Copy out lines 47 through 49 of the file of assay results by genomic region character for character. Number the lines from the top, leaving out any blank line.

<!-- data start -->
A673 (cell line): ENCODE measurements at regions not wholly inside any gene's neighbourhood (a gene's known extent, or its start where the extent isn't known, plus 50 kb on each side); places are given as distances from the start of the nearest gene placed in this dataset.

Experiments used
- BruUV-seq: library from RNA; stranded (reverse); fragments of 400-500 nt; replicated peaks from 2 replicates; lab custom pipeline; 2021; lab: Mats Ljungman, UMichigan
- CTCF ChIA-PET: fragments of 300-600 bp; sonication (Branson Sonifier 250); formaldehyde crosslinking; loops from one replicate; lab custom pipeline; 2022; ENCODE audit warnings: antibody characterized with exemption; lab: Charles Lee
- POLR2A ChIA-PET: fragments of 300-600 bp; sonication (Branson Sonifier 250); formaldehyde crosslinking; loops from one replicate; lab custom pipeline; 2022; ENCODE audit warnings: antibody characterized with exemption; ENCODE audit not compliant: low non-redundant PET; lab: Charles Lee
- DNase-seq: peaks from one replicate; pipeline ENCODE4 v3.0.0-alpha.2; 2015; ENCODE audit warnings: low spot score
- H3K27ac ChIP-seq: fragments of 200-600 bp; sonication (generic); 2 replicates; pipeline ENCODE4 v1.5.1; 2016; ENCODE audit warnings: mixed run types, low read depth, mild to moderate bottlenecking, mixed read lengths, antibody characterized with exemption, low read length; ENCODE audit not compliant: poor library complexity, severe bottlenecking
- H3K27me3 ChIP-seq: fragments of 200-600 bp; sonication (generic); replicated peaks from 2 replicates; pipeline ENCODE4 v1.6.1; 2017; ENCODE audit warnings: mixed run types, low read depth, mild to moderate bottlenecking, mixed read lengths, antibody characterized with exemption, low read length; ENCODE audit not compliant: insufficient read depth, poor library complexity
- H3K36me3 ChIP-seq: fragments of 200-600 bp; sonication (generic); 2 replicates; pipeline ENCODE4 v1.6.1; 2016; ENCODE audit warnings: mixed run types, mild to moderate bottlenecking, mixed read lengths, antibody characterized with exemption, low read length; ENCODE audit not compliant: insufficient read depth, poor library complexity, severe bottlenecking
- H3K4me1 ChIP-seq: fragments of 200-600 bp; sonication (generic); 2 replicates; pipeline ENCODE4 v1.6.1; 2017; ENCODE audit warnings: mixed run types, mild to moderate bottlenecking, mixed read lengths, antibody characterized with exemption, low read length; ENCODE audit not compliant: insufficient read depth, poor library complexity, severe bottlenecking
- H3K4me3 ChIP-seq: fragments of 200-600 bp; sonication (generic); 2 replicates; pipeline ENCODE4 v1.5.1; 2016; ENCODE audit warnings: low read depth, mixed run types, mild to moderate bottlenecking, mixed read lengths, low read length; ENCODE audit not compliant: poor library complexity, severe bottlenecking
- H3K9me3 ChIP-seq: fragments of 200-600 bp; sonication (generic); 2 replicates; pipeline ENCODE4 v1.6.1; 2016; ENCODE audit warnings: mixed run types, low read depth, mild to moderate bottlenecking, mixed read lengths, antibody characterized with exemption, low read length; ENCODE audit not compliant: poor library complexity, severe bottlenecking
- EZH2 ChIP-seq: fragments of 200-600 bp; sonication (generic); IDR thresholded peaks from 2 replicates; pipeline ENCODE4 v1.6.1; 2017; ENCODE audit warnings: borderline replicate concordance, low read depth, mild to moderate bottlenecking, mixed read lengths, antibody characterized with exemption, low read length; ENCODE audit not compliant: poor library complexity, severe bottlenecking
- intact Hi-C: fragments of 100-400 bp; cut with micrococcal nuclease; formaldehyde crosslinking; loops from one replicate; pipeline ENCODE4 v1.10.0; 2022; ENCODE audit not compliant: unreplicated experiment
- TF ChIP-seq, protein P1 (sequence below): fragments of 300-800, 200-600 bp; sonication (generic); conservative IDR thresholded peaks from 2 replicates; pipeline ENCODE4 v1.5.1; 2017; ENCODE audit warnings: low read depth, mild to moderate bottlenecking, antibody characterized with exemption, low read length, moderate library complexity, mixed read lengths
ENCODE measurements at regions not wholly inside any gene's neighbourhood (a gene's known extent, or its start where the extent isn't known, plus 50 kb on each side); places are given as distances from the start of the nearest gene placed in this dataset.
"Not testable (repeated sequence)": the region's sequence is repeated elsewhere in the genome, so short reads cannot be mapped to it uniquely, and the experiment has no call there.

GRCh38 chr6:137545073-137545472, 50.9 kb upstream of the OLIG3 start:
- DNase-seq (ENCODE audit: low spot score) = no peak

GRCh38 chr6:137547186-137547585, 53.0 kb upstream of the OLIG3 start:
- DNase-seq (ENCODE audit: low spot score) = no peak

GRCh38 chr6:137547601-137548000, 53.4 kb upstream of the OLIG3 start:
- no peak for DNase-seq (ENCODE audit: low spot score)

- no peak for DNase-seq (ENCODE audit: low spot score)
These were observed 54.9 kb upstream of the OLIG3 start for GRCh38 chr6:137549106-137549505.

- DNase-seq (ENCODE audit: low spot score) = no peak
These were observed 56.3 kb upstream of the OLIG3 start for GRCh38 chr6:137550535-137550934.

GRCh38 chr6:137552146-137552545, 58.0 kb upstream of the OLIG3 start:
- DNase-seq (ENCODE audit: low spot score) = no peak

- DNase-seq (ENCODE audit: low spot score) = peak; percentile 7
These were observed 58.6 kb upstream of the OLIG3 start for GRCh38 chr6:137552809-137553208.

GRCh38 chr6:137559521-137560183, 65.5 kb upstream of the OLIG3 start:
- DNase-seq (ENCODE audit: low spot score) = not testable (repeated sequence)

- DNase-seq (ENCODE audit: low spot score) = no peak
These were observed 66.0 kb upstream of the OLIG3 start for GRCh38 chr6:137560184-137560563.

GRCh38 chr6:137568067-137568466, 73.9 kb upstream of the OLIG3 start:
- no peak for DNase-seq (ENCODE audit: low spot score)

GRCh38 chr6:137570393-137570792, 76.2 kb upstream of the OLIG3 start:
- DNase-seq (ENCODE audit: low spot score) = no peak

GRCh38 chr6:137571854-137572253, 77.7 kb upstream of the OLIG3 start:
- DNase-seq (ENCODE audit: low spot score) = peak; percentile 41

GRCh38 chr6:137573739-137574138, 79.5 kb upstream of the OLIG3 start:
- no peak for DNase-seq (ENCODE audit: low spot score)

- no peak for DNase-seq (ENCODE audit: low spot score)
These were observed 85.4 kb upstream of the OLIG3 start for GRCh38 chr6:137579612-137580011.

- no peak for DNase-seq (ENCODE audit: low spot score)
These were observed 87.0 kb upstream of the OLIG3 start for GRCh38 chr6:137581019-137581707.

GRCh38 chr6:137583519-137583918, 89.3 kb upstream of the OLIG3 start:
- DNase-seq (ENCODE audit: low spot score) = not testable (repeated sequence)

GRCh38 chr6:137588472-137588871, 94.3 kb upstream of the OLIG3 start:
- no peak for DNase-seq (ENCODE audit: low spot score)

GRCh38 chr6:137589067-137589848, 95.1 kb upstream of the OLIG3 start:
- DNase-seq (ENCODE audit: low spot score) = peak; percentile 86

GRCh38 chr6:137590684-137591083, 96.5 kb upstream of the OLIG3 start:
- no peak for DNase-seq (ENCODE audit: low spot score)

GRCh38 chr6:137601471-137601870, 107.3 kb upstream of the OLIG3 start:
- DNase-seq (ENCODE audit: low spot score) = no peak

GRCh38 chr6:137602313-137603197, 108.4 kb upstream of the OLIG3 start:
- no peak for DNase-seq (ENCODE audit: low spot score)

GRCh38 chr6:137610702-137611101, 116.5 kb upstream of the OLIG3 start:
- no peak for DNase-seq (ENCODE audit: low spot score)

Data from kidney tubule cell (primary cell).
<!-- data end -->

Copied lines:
These were observed 87.0 kb upstream of the OLIG3 start for GRCh38 chr6:137581019-137581707.

GRCh38 chr6:137583519-137583918, 89.3 kb upstream of the OLIG3 start:
- DNase-seq (ENCODE audit: low spot score) = not testable (repeated sequence)